It’s been nearly 2 years since I wrote my last actuarial exam. Faced with the prospect of a PhD program, I turned in my actuarial hat for an academic one. I was relieved, but my wife decided fireworks were more appropriate for the occasion.
Through a fortuitous turn of events, I landed a job and resumed the humdrum schedule of exam studying. My wife is understandably disappointed.
A large portion of my time in limbo was spent on asset valuation models. I bring this up because some of that theory transfers to career planning. Bear with me.
Asset valuation models largely fall into 1 of 2 categories. Either an intrinsic value is determined based on the asset’s behavior, or liquid market mechanics are used to select a fair value. The former, or intrinsic valuation, involves figuring out how much money the asset will generate in perpetuity. For example, renting out a home can bring in $500 of rent; if this $500 is collected every month forever, we can calculate the value of renting out a home.
The latter, or fair valuation, requires a fairly liquid market where similar, if not identical assets are traded at observable prices. If an investor buys a home for $5m and expects to rent it out for $500 each month, we might conclude that the value of renting out a home is $5m.
A similar concept is extrinsic value. Extrinsic value is defined as the difference between the fair value and the intrinsic value. If we calculate an asset’s intrinsic value as $100, but its fair value is $150, the asset has an extrinsic value of $50.
But how does all this relate to career planning?
To employers, we are assets too. And that means we have intrinsic and fair values. More often than not, employers decide not to hire candidates when they have large positive extrinsic values. Let me state that again in bold: large positive extrinsic values are detrimental to your career.
Put another way, employers tend to shy away from people who cost more than what they are worth. You might say, “okay Jon I already knew that, way to be pedantic”.
The problem with looking at this issue from a cost versus benefit approach, is that it implies we can only control how much we’re worth, not how much we cost. This is far from the truth.
We all have intrinsic and fair values. Our intrinsic values can be quantified as the increase in revenue that we contribute to the company as a result of employment, while our fair values can be calculated as what someone of similar seniority in a similar position is earning.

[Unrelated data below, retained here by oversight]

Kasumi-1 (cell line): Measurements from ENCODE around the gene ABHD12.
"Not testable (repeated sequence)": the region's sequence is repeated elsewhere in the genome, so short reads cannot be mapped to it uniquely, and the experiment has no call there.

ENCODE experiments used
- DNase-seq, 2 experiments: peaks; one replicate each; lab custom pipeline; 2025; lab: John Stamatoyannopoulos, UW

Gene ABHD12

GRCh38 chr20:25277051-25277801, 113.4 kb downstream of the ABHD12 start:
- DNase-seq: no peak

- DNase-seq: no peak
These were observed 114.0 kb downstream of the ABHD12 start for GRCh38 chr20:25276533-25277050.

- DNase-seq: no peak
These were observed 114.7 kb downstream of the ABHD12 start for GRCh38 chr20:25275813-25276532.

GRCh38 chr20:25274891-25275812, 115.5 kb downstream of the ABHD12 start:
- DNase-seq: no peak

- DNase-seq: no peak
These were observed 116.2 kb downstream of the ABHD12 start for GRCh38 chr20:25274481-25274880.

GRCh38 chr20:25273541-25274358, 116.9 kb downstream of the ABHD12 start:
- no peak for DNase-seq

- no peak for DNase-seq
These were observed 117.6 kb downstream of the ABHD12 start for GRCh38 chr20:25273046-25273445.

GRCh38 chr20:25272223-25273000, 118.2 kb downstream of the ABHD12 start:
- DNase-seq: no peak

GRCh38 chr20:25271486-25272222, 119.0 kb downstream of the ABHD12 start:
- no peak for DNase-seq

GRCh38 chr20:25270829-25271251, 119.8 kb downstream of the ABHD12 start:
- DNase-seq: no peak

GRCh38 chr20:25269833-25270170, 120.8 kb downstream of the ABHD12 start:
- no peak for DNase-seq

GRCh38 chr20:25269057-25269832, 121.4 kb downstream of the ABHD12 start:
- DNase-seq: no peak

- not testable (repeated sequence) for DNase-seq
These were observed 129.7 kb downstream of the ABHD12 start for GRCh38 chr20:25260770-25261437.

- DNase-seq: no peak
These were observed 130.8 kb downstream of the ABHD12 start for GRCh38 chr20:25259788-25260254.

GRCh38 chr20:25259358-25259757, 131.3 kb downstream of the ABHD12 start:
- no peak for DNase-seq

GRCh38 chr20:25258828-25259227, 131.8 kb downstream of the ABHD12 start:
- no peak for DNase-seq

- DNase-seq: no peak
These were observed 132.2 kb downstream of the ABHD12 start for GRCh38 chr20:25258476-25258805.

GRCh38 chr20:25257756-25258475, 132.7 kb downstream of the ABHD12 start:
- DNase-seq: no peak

My intrinsic value is affected by what I’ve learned in life (school or otherwise), my software competencies, the soft skills I demonstrate on the job, any relevant experience I’ve gained so far, and anything else that will help my employer make more money.
On the other hand, my fair value depends on what industry I’m in, the nature of my position, and the type of company I’m in. As an example, working in a consulting firm increases my fair value compared to working in an insurance company.
Let’s revisit extrinsic value. Remember how large positive extrinsic values are detrimental to your career? Here’s what this means for you.
To prevent extrinsic values from building up, you must either increase your intrinsic value faster than your fair value, or decrease your fair value to pace your intrinsic value.
Let’s see that in an example. Emily, who spent her life in college as a closeted nerd, is proud that she graduated valedictorian. With perfect grades and an impressive display of business acumen, she is picked up by a large management consulting firm. At this point in her career, Emily has a small positive extrinsic value: she’s worth $100m to the firm, but the firm pays her $90m. Emily is happy.
5 years later, Emily is very likely to have built up a fair amount of intrinsic value from learning on the job and developing her soft skills. Perhaps her intrinsic value is now $200m. Good luck trying to convince someone to pay you $200m in this economy Emily.
So Emily has to lower her fair value, usually by stating up front that she can live with a lower salary. She contends that she can do without a weekly visit to Barbados.
Conversely, someone else who has been on the job for 20 years might have a fair value of $200m. Unfortunately, this person, let’s call him Bob, decided that he was done with learning the day he graduated. Bob doesn’t have a fantastic intrinsic value, he might actually be worth only $100m to the company.
I hope Bob gets to keep his job.
With this new found knowledge in mind, here’s what you can do:
- Increase your intrinsic value
- Learn more, ask more, be curious about everything
- Pick up new skills, whether hard or soft
- Find new ways to refine the way you impact your company’s income statement
- Pace your fair value
- Choose an industry and company that you feel comfortable growing your intrinsic value in
- When your existing environment can no longer support the growth of your intrinsic value, find a new one
- If you find your fair value lagging too far behind your intrinsic value, learn how to negotiate
I might explore some of these points in future posts, but I will conclude here. My wife wants me to keep a “time with wife” to “time with books” ratio of 2:1.